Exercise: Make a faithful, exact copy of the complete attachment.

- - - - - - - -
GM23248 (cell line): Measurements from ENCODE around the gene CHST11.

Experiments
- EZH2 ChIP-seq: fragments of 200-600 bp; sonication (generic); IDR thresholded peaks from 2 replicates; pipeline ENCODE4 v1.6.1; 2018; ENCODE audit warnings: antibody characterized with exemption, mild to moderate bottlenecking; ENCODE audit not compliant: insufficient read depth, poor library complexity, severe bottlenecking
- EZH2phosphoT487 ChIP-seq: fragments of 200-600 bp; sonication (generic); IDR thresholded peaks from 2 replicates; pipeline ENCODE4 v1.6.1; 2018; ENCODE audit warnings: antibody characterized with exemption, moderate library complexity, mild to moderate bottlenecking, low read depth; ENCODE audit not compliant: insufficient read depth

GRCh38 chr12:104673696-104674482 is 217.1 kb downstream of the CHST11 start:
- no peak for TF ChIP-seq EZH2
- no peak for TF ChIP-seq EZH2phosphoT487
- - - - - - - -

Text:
GM23248 (cell line): Measurements from ENCODE around the gene CHST11.

Experiments
- EZH2 ChIP-seq: fragments of 200-600 bp; sonication (generic); IDR thresholded peaks from 2 replicates; pipeline ENCODE4 v1.6.1; 2018; ENCODE audit warnings: antibody characterized with exemption, mild to moderate bottlenecking; ENCODE audit not compliant: insufficient read depth, poor library complexity, severe bottlenecking
- EZH2phosphoT487 ChIP-seq: fragments of 200-600 bp; sonication (generic); IDR thresholded peaks from 2 replicates; pipeline ENCODE4 v1.6.1; 2018; ENCODE audit warnings: antibody characterized with exemption, moderate library complexity, mild to moderate bottlenecking, low read depth; ENCODE audit not compliant: insufficient read depth

GRCh38 chr12:104673696-104674482 is 217.1 kb downstream of the CHST11 start:
- no peak for TF ChIP-seq EZH2
- no peak for TF ChIP-seq EZH2phosphoT487